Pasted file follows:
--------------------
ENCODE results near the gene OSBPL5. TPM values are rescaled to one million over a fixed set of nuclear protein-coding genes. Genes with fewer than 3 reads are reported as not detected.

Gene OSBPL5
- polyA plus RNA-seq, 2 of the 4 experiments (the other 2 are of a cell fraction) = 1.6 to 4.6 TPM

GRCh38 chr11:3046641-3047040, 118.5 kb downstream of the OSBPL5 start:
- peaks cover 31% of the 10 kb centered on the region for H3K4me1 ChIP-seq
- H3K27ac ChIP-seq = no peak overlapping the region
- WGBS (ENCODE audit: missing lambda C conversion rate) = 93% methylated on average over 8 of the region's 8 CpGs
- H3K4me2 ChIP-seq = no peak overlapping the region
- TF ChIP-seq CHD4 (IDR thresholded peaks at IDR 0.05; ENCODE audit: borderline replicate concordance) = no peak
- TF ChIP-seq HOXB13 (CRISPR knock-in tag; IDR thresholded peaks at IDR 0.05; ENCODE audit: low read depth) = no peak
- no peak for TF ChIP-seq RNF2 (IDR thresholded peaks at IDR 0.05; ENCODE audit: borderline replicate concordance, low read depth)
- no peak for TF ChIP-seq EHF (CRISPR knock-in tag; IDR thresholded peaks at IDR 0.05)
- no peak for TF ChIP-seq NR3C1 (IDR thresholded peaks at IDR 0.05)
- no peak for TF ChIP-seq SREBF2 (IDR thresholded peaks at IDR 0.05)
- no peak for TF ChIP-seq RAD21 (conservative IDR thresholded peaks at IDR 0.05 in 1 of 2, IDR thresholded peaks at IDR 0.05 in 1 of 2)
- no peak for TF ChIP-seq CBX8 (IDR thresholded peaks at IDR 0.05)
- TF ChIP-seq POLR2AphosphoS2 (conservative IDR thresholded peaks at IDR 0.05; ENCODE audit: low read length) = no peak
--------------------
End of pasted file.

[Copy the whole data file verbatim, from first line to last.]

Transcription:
ENCODE results near the gene OSBPL5. TPM values are rescaled to one million over a fixed set of nuclear protein-coding genes. Genes with fewer than 3 reads are reported as not detected.

Gene OSBPL5
- polyA plus RNA-seq, 2 of the 4 experiments (the other 2 are of a cell fraction) = 1.6 to 4.6 TPM

GRCh38 chr11:3046641-3047040, 118.5 kb downstream of the OSBPL5 start:
- peaks cover 31% of the 10 kb centered on the region for H3K4me1 ChIP-seq
- H3K27ac ChIP-seq = no peak overlapping the region
- WGBS (ENCODE audit: missing lambda C conversion rate) = 93% methylated on average over 8 of the region's 8 CpGs
- H3K4me2 ChIP-seq = no peak overlapping the region
- TF ChIP-seq CHD4 (IDR thresholded peaks at IDR 0.05; ENCODE audit: borderline replicate concordance) = no peak
- TF ChIP-seq HOXB13 (CRISPR knock-in tag; IDR thresholded peaks at IDR 0.05; ENCODE audit: low read depth) = no peak
- no peak for TF ChIP-seq RNF2 (IDR thresholded peaks at IDR 0.05; ENCODE audit: borderline replicate concordance, low read depth)
- no peak for TF ChIP-seq EHF (CRISPR knock-in tag; IDR thresholded peaks at IDR 0.05)
- no peak for TF ChIP-seq NR3C1 (IDR thresholded peaks at IDR 0.05)
- no peak for TF ChIP-seq SREBF2 (IDR thresholded peaks at IDR 0.05)
- no peak for TF ChIP-seq RAD21 (conservative IDR thresholded peaks at IDR 0.05 in 1 of 2, IDR thresholded peaks at IDR 0.05 in 1 of 2)
- no peak for TF ChIP-seq CBX8 (IDR thresholded peaks at IDR 0.05)
- TF ChIP-seq POLR2AphosphoS2 (conservative IDR thresholded peaks at IDR 0.05; ENCODE audit: low read length) = no peak